Taborites


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Related to Taborites: Prokop the Great

Taborites:

see HussitesHussites
, followers of John Huss. After the burning of Huss (1415) and Jerome of Prague (1416), the Hussites continued as a powerful group in Bohemia and Moravia. They drew up (1420) the Four Articles of Prague, demanding freedom of preaching, communion in both kinds (i.e.
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Taborites

 

members of the revolutionary antifeudal wing of the Hussite revolutionary movement. The Taborite Community (hence the name Taborites) was made up of heterogeneous social elements: broad strata of the peasantry, the urban poor, the lower clergy, artisans, and a segment of the lower gentry.

Basic to Taborite thinking, especially in the first period of the movement, was the revolutionary antifeudal peasant and plebeian ideology, the basis of which was the chiliastic teaching about “god’s kingdom on earth,” a kingdom of universal equality and social justice. The Taborites rejected the sacraments of the church and the luxuriant Catholic cult, and some rejected all of the Christian sacred rites and ceremonies. The left wing of the movement was made up of the Pickarts, who were opposed by the moderate Taborites, favoring primarily the interests of the prosperous peasants and well-to-do townsmen. In 1421 the moderate Taborites cruelly dealt with the leaders of the Pickarts (Martin Houska, for example).

In spite of disagreements, the Taborites remained the major military force in rebellious Bohemia. They created a field army under the command of Jan Žižka and developed advanced military tactics that provided for maneuverability and the use of battle wagons and artillery. The Taborite army, led by Mikuláš z Husi, Žižka, and Prokop the Great, soundly defeated five crusades organized by the anti-Hussite reaction. Along with the “orphans,” as the troops who had served under Žižka’s direct command called themselves after his death, the Taborites made a series of marches outside Bohemia. The Taborites’ disagreements with the burgher and knight elements (the Calixtines, or Utraquists) led to an open war between them. In a number of battles in 1423 and 1424 the Calixtines were defeated. On May 30, 1434, however, the Taborite army suffered a defeat at the hands of the united forces of the Calixtines and the feudal Catholic camp in a battle at Lipany; individual Taborite detachments continued the fight until 1437, when their last fortress, Sion, fell.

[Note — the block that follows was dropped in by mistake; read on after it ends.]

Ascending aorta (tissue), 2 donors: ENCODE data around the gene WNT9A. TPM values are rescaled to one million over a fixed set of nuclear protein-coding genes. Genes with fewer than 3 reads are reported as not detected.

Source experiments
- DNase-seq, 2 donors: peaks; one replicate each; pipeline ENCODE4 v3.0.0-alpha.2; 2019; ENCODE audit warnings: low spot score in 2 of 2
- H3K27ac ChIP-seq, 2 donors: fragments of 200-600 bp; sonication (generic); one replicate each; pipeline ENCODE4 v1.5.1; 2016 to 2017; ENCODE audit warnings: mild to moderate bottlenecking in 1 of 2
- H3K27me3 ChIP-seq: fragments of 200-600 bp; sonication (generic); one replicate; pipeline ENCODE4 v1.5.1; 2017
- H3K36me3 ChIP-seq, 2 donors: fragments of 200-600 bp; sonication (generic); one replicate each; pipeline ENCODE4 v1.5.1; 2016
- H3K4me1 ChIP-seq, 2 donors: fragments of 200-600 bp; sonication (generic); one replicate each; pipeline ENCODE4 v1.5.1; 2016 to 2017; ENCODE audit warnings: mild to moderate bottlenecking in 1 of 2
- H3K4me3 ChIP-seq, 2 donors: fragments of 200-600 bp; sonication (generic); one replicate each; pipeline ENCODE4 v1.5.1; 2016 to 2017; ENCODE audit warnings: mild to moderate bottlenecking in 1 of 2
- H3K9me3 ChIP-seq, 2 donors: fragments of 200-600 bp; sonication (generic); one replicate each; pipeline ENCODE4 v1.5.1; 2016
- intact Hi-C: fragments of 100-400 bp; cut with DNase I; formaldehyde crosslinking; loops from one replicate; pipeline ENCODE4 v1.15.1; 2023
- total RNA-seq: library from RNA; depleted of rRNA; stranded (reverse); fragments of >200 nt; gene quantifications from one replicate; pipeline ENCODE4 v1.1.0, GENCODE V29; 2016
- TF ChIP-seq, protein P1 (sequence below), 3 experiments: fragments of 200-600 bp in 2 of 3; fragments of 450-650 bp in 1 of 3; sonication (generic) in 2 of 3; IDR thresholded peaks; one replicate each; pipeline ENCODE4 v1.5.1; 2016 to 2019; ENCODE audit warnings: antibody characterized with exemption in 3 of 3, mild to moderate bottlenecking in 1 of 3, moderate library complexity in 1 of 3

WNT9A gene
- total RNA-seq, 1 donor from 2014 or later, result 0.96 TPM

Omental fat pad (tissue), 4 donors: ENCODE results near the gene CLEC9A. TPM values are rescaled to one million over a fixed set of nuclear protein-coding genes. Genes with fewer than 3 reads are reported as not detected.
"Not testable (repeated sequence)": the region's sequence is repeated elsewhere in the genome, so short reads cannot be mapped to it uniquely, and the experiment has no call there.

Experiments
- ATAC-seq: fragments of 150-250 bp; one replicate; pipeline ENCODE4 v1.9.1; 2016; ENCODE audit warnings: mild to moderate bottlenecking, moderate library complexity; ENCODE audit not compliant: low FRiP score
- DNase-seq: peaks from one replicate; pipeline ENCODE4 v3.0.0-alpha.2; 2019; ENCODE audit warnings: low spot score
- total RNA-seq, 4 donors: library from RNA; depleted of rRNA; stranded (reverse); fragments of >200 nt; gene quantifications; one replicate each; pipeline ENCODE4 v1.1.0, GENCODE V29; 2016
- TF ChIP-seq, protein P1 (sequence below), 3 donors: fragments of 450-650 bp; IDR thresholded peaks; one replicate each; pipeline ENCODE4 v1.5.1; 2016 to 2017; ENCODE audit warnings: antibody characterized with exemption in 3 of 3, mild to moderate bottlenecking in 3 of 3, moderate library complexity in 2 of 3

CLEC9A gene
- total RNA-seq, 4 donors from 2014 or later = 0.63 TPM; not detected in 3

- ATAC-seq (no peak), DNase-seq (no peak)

REFERENCES

See references under HUSSITE REVOLUTIONARY MOVEMENT.

B. T. RUBTSOV

References in periodicals archive ?
Not only did the Taborites preach the Kingdom of God, they attempted to begin it with the communist ideals of south Bohemia.
The Taborites stock a building for them at public expense with
But the experiment would be tried again in Bohemia, within a generation, by another community imbued with the original spirit and fervour of the Taborites.
88) This entailed the principle, advanced partially by both the Taborites and Chelcicky, of complete human equality.
The communism of goods -- in keeping with the primitive church and the Taborites -- was deemed obligatory.
Like the Taborites, the Unitas Fratrum practised only partial communism.
This, together with the eschatological expectations of the Taborites, provided the movement with an urgency unmatched in the later period.
Like the Taborites of old they abandoned the city of Antichrist and attempted to establish the city of Christ in the Bohemian hinterlands.
The lame devil" was the nickname the Taborites gave to Rozmberk and evidently refers to a physical disability.
67) For an overview of the communist vision of the Taborites see Smahel, Husitska revoluce, vol.
Translation in Kaminsky, "Aeneas Sylvius Among the Taborites," Church History, 28 (Sept.
From all over Bohemia and Moravia multitudes of people thronged to the Taborite priests.